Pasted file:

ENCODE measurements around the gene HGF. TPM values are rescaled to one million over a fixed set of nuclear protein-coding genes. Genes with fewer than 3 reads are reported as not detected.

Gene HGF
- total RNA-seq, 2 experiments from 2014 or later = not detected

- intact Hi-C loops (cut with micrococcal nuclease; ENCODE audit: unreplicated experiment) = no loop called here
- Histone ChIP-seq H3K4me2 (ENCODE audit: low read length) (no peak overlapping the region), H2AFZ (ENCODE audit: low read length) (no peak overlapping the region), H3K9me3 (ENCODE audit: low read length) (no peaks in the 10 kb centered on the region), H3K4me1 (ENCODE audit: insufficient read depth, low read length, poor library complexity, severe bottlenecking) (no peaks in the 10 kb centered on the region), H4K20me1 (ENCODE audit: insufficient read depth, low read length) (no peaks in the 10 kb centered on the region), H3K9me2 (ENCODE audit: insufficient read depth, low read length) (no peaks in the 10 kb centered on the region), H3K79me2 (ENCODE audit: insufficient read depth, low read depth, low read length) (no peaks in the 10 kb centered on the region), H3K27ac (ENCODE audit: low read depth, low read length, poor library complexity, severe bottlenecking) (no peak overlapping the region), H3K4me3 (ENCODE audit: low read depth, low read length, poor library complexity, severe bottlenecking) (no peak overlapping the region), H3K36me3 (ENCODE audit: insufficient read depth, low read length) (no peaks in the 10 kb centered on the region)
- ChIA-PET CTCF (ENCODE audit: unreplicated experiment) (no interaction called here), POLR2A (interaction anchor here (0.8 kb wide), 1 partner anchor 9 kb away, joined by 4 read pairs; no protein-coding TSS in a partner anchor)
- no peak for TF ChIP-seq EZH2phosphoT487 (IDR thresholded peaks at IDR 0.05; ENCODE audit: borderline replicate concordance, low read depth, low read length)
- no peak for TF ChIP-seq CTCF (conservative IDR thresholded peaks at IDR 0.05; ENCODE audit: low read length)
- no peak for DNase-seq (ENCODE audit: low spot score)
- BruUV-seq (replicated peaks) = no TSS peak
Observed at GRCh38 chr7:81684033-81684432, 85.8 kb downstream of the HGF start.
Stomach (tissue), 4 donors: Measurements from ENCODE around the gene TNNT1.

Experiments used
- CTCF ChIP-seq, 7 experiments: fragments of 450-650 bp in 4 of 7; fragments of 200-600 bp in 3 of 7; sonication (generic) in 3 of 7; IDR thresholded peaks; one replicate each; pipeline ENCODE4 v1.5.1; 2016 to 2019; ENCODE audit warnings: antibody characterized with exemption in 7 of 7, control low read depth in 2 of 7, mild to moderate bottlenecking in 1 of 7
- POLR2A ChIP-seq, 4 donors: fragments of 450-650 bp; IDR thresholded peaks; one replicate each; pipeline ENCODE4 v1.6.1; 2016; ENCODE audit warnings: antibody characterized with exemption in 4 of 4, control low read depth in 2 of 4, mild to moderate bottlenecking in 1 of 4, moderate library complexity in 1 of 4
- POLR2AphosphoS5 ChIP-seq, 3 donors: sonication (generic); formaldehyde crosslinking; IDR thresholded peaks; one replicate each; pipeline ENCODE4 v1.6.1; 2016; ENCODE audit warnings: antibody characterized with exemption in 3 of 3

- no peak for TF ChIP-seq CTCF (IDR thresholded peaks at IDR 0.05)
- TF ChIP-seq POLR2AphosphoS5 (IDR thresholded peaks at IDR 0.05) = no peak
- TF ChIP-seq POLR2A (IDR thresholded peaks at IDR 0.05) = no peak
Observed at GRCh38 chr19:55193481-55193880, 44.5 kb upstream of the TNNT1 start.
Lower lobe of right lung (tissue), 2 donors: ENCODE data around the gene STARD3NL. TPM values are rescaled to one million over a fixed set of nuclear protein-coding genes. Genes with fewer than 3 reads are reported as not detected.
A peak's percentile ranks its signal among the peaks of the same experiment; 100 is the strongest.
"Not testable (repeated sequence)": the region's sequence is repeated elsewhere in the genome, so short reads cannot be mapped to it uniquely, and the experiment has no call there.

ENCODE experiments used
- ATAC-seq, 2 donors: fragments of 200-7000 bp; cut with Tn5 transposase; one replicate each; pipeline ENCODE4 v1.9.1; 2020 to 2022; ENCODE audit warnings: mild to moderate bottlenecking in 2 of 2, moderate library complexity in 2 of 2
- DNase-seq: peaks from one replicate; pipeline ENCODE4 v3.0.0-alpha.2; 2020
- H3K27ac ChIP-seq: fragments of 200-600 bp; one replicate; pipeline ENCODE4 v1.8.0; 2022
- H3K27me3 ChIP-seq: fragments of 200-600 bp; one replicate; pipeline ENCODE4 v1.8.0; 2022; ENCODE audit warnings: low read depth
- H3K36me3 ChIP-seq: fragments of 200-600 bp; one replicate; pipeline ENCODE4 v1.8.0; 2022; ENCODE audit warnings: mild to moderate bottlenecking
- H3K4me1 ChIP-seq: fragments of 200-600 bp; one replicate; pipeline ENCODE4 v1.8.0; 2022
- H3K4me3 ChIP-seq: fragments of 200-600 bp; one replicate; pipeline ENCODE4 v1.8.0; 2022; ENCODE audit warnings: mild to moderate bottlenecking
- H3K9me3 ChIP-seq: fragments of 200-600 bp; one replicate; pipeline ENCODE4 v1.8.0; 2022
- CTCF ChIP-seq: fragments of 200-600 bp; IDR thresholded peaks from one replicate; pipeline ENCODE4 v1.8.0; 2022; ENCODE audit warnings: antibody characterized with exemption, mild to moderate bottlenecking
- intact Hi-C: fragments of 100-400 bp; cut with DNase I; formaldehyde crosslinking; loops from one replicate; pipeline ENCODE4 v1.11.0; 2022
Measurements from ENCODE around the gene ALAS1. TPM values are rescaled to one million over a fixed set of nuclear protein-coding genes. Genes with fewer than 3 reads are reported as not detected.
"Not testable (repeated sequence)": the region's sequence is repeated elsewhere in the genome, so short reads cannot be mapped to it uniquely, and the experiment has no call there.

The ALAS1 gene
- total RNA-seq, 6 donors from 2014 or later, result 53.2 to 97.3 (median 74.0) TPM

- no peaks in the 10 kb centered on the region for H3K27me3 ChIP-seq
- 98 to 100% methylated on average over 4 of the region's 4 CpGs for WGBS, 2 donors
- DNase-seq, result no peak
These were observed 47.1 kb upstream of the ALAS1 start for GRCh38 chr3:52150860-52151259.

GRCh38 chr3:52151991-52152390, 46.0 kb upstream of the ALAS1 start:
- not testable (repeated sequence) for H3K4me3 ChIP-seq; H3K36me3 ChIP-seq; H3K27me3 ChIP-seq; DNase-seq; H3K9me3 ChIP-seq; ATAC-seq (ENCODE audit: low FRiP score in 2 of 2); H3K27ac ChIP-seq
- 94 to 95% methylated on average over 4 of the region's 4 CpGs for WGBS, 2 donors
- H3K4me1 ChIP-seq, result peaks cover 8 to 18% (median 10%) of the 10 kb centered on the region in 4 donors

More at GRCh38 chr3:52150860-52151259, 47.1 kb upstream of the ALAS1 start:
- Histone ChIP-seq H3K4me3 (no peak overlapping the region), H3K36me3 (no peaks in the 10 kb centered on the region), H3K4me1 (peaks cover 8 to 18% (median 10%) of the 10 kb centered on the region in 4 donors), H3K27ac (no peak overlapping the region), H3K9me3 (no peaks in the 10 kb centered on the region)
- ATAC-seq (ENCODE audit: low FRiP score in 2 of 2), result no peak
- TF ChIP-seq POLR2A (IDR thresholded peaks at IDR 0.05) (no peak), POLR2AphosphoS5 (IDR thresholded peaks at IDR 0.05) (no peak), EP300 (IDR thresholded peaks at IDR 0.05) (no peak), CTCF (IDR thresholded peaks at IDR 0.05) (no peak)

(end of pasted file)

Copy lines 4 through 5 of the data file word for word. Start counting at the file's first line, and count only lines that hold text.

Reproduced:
- intact Hi-C loops (cut with micrococcal nuclease; ENCODE audit: unreplicated experiment) = no loop called here
- Histone ChIP-seq H3K4me2 (ENCODE audit: low read length) (no peak overlapping the region), H2AFZ (ENCODE audit: low read length) (no peak overlapping the region), H3K9me3 (ENCODE audit: low read length) (no peaks in the 10 kb centered on the region), H3K4me1 (ENCODE audit: insufficient read depth, low read length, poor library complexity, severe bottlenecking) (no peaks in the 10 kb centered on the region), H4K20me1 (ENCODE audit: insufficient read depth, low read length) (no peaks in the 10 kb centered on the region), H3K9me2 (ENCODE audit: insufficient read depth, low read length) (no peaks in the 10 kb centered on the region), H3K79me2 (ENCODE audit: insufficient read depth, low read depth, low read length) (no peaks in the 10 kb centered on the region), H3K27ac (ENCODE audit: low read depth, low read length, poor library complexity, severe bottlenecking) (no peak overlapping the region), H3K4me3 (ENCODE audit: low read depth, low read length, poor library complexity, severe bottlenecking) (no peak overlapping the region), H3K36me3 (ENCODE audit: insufficient read depth, low read length) (no peaks in the 10 kb centered on the region)